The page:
 The following algorithms are suitable for Longest Prefix Match routing table lookups  Tries  Path-Compressed Tries  Disjoint-prefix binary Tries  Multibit Tries  Binary Search on Prefix  Prefix Range Search CS 6213 - Advanced Data Structures - Arora L6 - Tries 22

 A trie is a tree-based data t p t e o te n ten p o to a tea po o top t pot CS 6213 - Advanced Data Structures - Arora structure for storing strings:  There is one node for every common prefix  The strings are stored in extra leaf nodes  Prefixes are not only stored at leaf nodes but also at internal nodes L6 - Tries 23

Structure  Each leaf contains a possible address  Prefixes in the table are marked (dark) Search  Traverse the tree according to destination address  Most recent marked node is the current longest prefix  Search ends when a leaf node is reached CS 6213 - Advanced Data Structures - Arora L6 - Tries 24

Update  Search for the new entry  Search ends when 1  If there is no branch z 1010* 0 z CS 6213 - Advanced Data Structures - Arora a leaf node is reached to take, insert new node(s) L6 - Tries 25

d  Goal: Eliminate long sequences of 1-child nodes  Path compression  collapses 1-child branches  Path Compression:  Requires to store additional information with nodes Bit number field is added to node  Bit string of prefixes must be explicitly stored at nodes  Need to make comparison when searching the tree CS 6213 - Advanced Data Structures - Arora L6 - Tries 26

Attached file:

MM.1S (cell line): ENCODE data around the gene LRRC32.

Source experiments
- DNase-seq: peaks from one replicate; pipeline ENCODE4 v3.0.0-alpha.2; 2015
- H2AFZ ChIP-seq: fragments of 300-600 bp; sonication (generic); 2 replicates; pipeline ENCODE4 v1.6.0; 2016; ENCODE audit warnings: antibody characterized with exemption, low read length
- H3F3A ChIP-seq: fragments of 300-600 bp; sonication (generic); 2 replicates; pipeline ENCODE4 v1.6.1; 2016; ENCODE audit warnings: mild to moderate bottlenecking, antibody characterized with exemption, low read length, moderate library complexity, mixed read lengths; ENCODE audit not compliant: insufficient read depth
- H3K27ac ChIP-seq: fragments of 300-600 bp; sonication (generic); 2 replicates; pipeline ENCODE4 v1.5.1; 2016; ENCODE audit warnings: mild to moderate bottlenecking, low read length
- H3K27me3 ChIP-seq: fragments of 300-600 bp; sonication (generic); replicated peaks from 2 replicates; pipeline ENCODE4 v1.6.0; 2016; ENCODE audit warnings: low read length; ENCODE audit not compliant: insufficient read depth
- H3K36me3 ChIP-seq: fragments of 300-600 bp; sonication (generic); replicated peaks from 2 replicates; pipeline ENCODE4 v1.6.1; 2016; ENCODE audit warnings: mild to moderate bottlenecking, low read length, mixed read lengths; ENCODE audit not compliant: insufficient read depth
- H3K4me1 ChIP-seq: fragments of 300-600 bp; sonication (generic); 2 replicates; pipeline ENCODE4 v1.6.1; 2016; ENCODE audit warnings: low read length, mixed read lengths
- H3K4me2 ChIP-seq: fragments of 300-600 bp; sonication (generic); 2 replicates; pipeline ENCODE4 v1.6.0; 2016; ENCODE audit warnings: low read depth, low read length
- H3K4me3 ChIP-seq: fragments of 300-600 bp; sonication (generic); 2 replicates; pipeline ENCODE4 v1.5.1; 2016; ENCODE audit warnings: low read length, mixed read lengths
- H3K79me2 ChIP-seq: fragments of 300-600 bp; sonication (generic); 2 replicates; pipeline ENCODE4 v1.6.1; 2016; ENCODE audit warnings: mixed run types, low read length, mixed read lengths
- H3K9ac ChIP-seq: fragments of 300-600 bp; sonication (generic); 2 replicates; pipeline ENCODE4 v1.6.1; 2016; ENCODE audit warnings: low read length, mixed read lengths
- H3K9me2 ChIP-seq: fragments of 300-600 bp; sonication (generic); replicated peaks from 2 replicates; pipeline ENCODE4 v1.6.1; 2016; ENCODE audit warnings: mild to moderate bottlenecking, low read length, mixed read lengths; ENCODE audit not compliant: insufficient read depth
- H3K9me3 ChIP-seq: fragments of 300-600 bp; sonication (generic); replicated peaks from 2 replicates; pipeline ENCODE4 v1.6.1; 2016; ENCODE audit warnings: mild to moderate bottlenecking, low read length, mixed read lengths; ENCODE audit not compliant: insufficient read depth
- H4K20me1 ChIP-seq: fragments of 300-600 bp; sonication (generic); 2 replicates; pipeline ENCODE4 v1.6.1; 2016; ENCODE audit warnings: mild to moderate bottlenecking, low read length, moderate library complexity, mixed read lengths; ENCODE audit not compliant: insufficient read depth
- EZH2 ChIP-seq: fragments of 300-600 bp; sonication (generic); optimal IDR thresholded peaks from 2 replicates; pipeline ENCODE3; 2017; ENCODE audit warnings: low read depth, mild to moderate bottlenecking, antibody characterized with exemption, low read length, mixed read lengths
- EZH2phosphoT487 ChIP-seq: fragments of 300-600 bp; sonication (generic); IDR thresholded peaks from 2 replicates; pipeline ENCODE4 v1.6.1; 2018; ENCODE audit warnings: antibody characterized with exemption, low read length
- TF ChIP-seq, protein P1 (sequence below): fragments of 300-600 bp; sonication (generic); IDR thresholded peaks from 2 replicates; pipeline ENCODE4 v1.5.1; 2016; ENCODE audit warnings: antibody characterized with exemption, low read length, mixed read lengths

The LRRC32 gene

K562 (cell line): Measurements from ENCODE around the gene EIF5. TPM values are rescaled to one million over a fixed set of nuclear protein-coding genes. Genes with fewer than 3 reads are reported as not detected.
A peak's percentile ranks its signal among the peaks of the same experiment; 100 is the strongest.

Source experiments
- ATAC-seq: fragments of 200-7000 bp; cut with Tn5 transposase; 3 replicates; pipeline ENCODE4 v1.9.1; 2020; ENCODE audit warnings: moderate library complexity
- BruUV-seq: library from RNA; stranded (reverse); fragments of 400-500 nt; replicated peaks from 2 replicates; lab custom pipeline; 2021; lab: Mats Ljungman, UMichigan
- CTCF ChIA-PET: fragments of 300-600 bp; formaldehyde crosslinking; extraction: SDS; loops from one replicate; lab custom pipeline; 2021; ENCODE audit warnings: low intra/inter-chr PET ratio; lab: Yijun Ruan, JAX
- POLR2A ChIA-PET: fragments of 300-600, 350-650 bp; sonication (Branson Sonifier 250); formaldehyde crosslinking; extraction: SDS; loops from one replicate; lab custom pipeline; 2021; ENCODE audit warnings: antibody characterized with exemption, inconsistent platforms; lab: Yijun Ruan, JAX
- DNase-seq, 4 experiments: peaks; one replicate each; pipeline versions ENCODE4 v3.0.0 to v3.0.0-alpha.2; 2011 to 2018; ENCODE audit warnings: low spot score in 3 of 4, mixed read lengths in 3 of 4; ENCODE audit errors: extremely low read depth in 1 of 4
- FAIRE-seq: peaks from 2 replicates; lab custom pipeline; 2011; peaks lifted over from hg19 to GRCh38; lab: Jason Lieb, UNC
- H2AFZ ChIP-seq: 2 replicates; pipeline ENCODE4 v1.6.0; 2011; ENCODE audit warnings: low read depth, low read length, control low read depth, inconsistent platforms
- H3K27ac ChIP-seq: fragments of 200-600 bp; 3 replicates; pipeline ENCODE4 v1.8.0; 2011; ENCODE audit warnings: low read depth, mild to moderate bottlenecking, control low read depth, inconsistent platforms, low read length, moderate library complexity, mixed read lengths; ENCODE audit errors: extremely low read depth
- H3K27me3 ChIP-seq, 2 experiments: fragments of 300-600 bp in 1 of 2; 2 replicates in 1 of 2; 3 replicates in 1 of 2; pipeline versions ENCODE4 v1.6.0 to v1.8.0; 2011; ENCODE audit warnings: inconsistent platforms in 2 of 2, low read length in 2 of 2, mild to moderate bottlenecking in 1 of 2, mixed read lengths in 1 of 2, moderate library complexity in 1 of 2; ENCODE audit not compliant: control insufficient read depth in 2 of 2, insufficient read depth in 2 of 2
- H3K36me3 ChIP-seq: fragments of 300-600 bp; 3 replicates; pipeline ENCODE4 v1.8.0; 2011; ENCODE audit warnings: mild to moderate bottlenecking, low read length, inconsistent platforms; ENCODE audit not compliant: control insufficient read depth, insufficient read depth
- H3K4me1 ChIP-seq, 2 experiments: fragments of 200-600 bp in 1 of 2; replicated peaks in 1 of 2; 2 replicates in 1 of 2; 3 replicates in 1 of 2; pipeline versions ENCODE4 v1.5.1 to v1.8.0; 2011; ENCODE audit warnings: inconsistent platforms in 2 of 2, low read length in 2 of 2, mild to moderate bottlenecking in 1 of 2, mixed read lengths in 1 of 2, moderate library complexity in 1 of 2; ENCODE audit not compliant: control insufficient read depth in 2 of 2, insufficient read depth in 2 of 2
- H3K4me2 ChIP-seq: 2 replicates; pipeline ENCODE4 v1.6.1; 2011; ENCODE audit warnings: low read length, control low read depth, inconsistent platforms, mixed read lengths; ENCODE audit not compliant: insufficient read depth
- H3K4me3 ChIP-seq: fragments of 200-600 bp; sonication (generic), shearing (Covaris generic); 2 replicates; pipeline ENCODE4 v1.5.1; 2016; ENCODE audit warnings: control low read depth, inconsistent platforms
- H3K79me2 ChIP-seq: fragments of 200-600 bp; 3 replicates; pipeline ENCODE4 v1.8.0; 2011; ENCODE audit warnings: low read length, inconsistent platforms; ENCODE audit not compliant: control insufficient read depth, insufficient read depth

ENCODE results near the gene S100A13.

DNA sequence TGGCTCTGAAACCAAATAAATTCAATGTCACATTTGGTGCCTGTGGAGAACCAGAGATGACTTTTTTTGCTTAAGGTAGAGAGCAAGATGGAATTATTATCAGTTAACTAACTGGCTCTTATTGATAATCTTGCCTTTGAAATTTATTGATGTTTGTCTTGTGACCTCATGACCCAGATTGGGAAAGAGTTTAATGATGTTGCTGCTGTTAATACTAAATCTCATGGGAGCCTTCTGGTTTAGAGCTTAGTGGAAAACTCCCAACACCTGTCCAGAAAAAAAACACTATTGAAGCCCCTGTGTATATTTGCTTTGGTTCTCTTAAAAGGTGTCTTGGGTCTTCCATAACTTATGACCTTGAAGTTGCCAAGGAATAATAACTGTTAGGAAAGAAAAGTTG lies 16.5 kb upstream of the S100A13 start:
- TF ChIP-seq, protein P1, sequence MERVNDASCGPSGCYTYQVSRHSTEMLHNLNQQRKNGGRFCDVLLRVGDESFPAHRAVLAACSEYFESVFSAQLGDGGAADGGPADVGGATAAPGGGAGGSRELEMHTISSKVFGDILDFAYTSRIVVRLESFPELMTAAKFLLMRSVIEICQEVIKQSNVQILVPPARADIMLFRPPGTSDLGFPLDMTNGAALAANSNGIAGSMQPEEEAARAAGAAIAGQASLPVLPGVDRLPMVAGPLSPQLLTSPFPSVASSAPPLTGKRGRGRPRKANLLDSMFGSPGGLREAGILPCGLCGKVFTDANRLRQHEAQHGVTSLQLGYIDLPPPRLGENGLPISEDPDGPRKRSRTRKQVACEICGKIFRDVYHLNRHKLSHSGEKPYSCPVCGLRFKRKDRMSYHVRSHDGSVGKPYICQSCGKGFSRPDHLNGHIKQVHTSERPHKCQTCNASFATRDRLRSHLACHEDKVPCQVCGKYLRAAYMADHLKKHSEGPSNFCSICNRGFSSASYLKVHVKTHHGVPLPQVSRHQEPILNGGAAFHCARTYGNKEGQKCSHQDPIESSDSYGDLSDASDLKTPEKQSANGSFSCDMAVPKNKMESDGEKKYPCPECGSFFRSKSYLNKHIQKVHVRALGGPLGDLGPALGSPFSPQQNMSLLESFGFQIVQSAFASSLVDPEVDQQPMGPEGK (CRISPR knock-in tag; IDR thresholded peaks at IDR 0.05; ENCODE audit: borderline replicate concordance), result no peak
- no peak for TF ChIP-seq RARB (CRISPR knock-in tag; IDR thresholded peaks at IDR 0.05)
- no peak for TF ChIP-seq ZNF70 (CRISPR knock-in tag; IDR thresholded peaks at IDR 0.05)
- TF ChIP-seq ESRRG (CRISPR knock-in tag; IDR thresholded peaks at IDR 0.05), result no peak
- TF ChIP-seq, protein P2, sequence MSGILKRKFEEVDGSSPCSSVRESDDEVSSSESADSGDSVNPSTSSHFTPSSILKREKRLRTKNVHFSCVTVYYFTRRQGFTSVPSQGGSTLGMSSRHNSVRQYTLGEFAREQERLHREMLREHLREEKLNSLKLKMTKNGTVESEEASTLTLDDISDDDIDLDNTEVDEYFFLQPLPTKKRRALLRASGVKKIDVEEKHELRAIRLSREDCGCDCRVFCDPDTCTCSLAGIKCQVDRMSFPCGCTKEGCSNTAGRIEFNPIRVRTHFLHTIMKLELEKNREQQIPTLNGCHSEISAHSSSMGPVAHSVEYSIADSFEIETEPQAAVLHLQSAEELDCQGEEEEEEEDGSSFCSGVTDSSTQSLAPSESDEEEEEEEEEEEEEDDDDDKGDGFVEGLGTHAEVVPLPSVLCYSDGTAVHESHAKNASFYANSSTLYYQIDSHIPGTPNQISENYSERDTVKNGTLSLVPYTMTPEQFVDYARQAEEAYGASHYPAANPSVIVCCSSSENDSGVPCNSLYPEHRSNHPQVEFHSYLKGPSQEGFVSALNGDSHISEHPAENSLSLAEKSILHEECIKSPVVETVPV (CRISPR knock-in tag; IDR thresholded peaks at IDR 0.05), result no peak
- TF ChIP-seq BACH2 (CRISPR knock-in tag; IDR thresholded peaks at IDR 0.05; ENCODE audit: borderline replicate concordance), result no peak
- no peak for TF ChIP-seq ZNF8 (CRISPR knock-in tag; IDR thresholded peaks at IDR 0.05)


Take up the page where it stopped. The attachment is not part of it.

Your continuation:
d  Search: “010110”  Root node: Inspect 1st bit and move left  “a” node:  Check with prefix of a (“0*”) and find a match  Inspect 3rd bit and move left  “b” node:  Check with prefix of b (“01000*”) and determine that there is no match  Search stops. Longest prefix match is with a CS 6213 - Advanced Data Structures - Arora L6 - Tries 27

 Multiple matches in longest prefix rule require backtracking of search  Goal: Transform tree as to avoid multiple matches  Disjoint prefix:  Nodes are split so that there is only one match for each prefix (“Leaf pushing”)  Consequence: Internal nodes do not match with prefixes  Results:  a (0*) is split into: a1 (00*), a3 (010*), a2 (01001*)  d (1*) is represented as d1 (101*) CS 6213 - Advanced Data Structures - Arora L6 - Tries 28

 Goal: Accelerate lookup by inspecting more than one bit at a time  “Stride”: number of bits inspected at one time  With k-bit stride, node has up to 2k child nodes  2-bit stride:  1-bit prefix for a (0*) is split into 00* and 01*  1-bit prefix for d (1*) is split into 10* and 11*  3-bit prefix for c has been expanded to two nodes  Why are the prefixes for b and e not expanded? CS 6213 - Advanced Data Structures - Arora L6 - Tries 29

 Bounds are expressed for  Look-up time: What is the longest lookup time?  Update time: How long does it take to change an entry?  Memory: How much memory is required to store the data structure?  W: length of the address (32 bits)  N: number of prefix in the routing table Scheme Lookup Update Memory Binary trie O(W) O(W) O(NW) Path-compressed trie O(W) O(W) O(NW) k-stride multibit trie O(W/k) O(W/k+2k) O(2kNW/k) CS 6213 - Advanced Data Structures - Arora L6 - Tries 30

 Excellent data structure for managing Strings  Supports prefix and suffix kind of lookups  Extremely fast – After the Trie has been built, the search time is O(m) where m is the size of the pattern.  Can be used to build indexes  Various applications in areas that use Strings (Literature/Dictionary/Content, as well as Networks and Bioinformatics) CS 6213 - Advanced Data Structures - Arora L6 - Tries 31